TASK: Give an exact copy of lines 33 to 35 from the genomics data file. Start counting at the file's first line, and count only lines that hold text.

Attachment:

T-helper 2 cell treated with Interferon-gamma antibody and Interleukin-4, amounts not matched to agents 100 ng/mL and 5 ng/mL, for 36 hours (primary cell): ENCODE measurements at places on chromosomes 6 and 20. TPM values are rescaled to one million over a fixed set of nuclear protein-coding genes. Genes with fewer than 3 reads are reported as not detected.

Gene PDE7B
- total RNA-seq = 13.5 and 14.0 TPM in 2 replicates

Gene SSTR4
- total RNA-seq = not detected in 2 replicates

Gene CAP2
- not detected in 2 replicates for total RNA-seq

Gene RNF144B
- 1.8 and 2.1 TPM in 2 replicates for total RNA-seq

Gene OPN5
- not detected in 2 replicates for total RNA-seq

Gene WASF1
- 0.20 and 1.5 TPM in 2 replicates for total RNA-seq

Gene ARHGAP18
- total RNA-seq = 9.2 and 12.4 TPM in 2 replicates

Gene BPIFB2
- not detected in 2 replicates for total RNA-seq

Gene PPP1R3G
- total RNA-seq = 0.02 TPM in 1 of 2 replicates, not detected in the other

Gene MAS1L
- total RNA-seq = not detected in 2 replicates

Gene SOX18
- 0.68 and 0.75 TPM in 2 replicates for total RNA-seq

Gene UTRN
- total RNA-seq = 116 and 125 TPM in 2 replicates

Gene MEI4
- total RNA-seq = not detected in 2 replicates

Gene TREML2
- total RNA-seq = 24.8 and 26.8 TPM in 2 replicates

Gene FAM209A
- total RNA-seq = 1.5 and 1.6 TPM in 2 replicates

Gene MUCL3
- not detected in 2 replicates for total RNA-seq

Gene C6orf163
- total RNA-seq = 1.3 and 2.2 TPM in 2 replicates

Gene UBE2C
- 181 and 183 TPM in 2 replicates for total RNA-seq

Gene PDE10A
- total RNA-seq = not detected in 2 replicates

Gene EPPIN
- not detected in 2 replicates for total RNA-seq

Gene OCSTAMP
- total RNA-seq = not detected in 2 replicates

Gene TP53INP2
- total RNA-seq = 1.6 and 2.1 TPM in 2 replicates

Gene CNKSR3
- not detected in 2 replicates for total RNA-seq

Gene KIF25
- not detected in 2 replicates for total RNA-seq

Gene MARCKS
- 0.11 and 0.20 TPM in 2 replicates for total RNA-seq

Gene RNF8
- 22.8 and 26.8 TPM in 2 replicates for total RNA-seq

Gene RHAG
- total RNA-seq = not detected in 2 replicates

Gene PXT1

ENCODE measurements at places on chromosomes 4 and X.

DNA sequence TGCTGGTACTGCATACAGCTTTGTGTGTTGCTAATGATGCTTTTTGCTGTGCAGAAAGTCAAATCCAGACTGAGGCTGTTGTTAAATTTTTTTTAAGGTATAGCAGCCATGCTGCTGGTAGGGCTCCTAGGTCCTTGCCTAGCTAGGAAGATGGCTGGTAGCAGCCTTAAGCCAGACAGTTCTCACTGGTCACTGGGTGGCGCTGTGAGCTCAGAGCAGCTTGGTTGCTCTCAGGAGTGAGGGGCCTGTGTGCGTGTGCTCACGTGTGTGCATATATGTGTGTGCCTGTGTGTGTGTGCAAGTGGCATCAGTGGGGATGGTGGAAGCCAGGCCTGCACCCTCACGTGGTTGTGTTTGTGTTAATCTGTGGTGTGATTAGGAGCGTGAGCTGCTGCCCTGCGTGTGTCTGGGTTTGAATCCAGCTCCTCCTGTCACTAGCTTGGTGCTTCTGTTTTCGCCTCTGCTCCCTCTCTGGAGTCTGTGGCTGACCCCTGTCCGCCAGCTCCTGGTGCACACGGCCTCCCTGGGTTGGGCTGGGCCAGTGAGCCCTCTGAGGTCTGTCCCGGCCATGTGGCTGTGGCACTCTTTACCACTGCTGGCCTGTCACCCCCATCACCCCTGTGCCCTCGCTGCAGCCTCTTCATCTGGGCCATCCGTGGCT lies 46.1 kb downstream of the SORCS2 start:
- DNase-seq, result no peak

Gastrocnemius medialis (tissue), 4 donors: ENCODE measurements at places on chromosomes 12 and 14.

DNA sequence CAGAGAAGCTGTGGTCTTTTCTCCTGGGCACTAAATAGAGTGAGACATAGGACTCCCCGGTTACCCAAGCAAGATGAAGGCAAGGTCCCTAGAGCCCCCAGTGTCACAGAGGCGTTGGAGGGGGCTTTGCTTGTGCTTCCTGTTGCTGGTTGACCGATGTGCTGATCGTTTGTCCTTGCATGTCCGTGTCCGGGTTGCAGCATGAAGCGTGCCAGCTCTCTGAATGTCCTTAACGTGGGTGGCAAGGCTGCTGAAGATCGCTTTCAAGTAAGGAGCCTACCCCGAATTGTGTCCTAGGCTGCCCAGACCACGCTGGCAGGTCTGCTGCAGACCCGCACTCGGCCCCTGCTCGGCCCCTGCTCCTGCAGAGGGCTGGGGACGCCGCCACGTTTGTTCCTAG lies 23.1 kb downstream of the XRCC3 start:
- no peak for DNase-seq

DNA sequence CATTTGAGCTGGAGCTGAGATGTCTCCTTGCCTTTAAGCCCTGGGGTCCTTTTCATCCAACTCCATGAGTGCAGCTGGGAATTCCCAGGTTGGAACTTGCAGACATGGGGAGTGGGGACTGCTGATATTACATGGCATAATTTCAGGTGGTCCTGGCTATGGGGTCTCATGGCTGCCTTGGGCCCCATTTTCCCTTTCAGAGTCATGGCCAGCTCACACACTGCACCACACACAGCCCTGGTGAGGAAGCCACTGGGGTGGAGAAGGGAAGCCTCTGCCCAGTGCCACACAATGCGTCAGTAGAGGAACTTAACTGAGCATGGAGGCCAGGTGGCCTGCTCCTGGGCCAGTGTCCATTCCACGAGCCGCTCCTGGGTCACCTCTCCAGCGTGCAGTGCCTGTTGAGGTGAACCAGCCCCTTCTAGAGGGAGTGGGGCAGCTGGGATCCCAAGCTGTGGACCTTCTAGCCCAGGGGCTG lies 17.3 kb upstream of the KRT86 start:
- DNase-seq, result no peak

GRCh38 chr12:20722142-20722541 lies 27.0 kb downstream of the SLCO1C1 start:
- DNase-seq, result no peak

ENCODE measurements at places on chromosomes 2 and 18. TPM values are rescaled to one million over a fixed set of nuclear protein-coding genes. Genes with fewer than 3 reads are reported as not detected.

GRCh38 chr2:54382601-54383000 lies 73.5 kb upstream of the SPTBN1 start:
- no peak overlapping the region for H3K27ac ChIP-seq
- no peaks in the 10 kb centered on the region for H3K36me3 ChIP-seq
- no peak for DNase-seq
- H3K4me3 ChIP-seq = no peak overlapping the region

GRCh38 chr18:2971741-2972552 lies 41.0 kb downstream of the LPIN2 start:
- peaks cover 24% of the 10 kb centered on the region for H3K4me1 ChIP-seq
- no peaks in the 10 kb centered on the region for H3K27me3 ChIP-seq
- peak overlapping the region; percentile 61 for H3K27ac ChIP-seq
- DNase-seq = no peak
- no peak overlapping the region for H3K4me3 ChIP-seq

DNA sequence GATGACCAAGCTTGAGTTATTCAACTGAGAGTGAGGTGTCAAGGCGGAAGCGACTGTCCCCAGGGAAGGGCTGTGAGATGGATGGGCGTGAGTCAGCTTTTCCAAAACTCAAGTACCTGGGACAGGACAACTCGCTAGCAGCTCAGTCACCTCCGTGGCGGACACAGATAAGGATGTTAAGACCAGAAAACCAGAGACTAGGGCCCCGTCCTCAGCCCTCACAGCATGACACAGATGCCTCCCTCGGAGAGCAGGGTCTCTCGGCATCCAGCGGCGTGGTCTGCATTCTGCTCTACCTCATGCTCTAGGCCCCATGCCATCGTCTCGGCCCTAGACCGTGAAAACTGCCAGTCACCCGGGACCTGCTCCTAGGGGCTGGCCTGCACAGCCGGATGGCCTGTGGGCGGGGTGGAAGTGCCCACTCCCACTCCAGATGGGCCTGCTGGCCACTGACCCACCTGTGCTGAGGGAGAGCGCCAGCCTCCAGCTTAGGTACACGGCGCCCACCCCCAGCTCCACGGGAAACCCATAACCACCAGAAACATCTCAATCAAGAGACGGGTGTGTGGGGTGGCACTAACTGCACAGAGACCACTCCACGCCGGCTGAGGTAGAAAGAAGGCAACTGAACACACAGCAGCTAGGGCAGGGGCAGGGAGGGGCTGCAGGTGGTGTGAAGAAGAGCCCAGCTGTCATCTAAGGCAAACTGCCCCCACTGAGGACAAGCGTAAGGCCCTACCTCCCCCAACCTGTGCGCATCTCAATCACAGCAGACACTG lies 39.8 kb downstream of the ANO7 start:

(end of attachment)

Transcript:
- not detected in 2 replicates for total RNA-seq

Gene C6orf163
- total RNA-seq = 1.3 and 2.2 TPM in 2 replicates